And that might, she said, account for rubble.

Nor did rubble stir imagination.
I gazed at piles of stones but felt little,
Felt little of substance, little of note.
I felt briefly morose but then it passed.
Once, near twilight, I felt a pang approach
After spotting between two hubcaps
An upper jawbone in jaunty repose.
But this pang, fully formed and fleshed out,
Proved to be nothing of use, just hunger.
I was still then a complete neophyte,
Bypassed wisdom without second glance,
And left all insights uncollected,
Left them all behind, still unannounced.
Now, of course, I know all the world's ploys
And give me but one tablespoon of soil
And I'll tell you what part is wood ash,
What part brick, what part bone and blood,
What part memory and what part pride.
I now find truth coiled in contingence
And like the crows that pick apart carrion,
I hunch shoulders, cock head, take my beak
And pluck ends, tug reluctant guts out
So all may see how clever I've grown.

Talk on. I may yet agree, she said.
You've got the moves, it's true, of cocky crows,
But caws they make tell more of what is
Than what I've heard pass through a parrot's beaks.
I am still inclined to put you outdoors,
Set you up, lawn ornament of the Lord,
To tell your useless tale to pigeonkind.

Listen, Marguerite, and soon you'll receive
The viscous ichtor that slain monsters leak,
The drug that numbs your sense-rejecting brain
And teaches the meanings behind birdcries.
It's slow-acting and takes a while to work,
A while before the nonsense clears up,
A while before the rockpiles tell tales
With bird-tongued titters and glottal stops.
Patience, therefore, is what's most required.
Even birds don't get it right away,
Accounting for how confused some are,
And how dazed they appear when others talk.
You need to kick them from nests to teach sense,
Remind them what their eggwhites once voiced,
That natal song that regulates growth.
And just as prophets take time to commute
From mute seas to cities choked with chatter,
Deeps that don't speak to heights that don't hear,
So too knowledge will take time to grow,
Time to take roothold in vanished pasts,
Time to twist up through the resistant soil
And then unfold its crown in rising winds.
And not even those the gadfly zaps
Can see right off what lies beneath dirt.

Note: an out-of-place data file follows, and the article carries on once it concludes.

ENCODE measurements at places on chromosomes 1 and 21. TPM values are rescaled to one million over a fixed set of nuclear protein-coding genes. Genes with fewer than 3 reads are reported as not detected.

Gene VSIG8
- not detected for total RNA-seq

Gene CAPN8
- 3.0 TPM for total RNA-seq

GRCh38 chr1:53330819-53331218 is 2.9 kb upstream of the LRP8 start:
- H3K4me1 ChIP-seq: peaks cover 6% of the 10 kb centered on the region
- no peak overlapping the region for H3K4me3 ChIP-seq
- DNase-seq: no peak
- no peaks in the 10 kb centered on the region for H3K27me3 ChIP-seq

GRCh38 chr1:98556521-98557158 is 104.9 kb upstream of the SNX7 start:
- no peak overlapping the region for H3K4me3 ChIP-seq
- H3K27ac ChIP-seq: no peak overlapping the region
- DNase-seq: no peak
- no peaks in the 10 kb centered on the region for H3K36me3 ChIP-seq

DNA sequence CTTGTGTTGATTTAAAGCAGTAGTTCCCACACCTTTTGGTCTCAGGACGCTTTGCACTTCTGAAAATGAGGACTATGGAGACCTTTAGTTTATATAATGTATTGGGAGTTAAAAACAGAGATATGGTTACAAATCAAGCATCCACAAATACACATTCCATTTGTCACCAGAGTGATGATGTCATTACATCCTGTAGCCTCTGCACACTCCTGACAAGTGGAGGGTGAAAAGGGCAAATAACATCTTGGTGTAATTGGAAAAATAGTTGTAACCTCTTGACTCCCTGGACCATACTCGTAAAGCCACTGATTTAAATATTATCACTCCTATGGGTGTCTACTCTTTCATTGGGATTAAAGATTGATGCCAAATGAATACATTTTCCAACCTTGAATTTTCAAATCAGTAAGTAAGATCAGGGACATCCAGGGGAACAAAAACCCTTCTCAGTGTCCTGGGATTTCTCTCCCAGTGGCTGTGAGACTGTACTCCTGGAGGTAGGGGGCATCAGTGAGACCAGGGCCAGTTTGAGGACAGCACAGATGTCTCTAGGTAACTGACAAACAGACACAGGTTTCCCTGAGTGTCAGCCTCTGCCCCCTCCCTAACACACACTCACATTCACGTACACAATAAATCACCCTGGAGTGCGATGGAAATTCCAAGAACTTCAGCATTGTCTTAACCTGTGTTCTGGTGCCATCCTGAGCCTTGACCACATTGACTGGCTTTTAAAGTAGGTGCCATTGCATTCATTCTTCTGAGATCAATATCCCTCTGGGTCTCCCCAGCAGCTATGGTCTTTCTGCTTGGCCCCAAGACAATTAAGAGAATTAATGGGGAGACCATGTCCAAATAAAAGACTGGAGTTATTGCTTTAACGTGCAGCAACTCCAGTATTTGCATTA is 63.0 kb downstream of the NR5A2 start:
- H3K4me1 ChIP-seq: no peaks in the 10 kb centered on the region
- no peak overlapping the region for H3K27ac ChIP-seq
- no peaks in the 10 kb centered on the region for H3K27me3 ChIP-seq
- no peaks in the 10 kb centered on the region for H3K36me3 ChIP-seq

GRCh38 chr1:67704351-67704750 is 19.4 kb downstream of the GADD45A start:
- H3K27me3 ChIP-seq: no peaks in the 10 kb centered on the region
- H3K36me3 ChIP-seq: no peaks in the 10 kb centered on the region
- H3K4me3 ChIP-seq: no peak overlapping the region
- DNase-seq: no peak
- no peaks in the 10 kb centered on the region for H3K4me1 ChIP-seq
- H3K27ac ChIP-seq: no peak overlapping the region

My own still-rudimentary powers
Were not sufficient to glean much merit
From a landscape that seemed without meaning,
Without vegetation, without inhabitants,
Without any features except ruins.
I've never seen so many ruins.
Was it shoddy construction materials,
Lax enforcement of local building codes,
Or was there another cause at work here
That makes urban clearance its only goal,
That breaks up pavements and lets in the waste?
Even then I believed, if truth be known,
That Godhead's nasty, hair-trigger temper
Should draw the blame for such desolation,
Civilization's widespread collapse
In so many sites so many times.
It's cities he hates, not nature he likes.
It's people, in fact, the way they bunch up,
The way they barter and boast of best price,
The way they stamp patent street map yeast
On the bread dough grains that once grew free,
On hairless patches on buffalo thighs,
On copper that greens if not mixed with tin.
It's people God hates, and cities they build
And thus will not scruple to knock them down,
To send around winds, earthquakes and floods
To scatter the mobs found clustered inside
The vaulted praise of great cathedral naves.
And that's why, I'd warrant, they've disappeared,
Dispatched in dark and buried underground,
So heaven may maintain bland astonishment
At how blank again this plain has grown.
My premise lacked verification as yet,
Without decade-long excavations
And close analytic study of shards
Collected up, glued and painted nicely
To match a reconstructed colour scheme,
But this grim conclusion seemed persuasive.
Civilization jumps city to city
One step ahead of his pursuing wrath,
Leaving a trail of woe, of broken stones,
Of bleak, depopulated wastelands.
Shumer and Ur, Lagash, Uruk and Kish:
All gone now, reduced to mounds and tells
Of potsherds and bricks and bitumen bits.

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